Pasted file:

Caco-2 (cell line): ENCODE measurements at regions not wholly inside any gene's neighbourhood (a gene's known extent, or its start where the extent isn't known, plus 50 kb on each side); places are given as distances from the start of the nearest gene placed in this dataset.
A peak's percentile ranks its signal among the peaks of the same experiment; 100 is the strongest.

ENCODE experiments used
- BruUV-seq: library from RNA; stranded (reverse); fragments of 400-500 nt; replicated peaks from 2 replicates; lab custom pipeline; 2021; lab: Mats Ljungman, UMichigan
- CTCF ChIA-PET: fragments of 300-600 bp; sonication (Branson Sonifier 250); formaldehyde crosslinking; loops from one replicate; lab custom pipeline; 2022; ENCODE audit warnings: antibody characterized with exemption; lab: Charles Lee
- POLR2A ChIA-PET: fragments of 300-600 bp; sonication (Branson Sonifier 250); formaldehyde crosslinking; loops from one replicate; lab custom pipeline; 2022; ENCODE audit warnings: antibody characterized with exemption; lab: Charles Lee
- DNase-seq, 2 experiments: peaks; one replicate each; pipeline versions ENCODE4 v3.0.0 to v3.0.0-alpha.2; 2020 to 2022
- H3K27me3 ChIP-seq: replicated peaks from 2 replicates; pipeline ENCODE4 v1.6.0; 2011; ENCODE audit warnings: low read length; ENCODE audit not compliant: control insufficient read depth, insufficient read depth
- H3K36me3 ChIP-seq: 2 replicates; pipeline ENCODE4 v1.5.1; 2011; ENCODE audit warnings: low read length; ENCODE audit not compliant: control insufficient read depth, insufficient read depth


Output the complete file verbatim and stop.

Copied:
Caco-2 (cell line): ENCODE measurements at regions not wholly inside any gene's neighbourhood (a gene's known extent, or its start where the extent isn't known, plus 50 kb on each side); places are given as distances from the start of the nearest gene placed in this dataset.
A peak's percentile ranks its signal among the peaks of the same experiment; 100 is the strongest.

ENCODE experiments used
- BruUV-seq: library from RNA; stranded (reverse); fragments of 400-500 nt; replicated peaks from 2 replicates; lab custom pipeline; 2021; lab: Mats Ljungman, UMichigan
- CTCF ChIA-PET: fragments of 300-600 bp; sonication (Branson Sonifier 250); formaldehyde crosslinking; loops from one replicate; lab custom pipeline; 2022; ENCODE audit warnings: antibody characterized with exemption; lab: Charles Lee
- POLR2A ChIA-PET: fragments of 300-600 bp; sonication (Branson Sonifier 250); formaldehyde crosslinking; loops from one replicate; lab custom pipeline; 2022; ENCODE audit warnings: antibody characterized with exemption; lab: Charles Lee
- DNase-seq, 2 experiments: peaks; one replicate each; pipeline versions ENCODE4 v3.0.0 to v3.0.0-alpha.2; 2020 to 2022
- H3K27me3 ChIP-seq: replicated peaks from 2 replicates; pipeline ENCODE4 v1.6.0; 2011; ENCODE audit warnings: low read length; ENCODE audit not compliant: control insufficient read depth, insufficient read depth
- H3K36me3 ChIP-seq: 2 replicates; pipeline ENCODE4 v1.5.1; 2011; ENCODE audit warnings: low read length; ENCODE audit not compliant: control insufficient read depth, insufficient read depth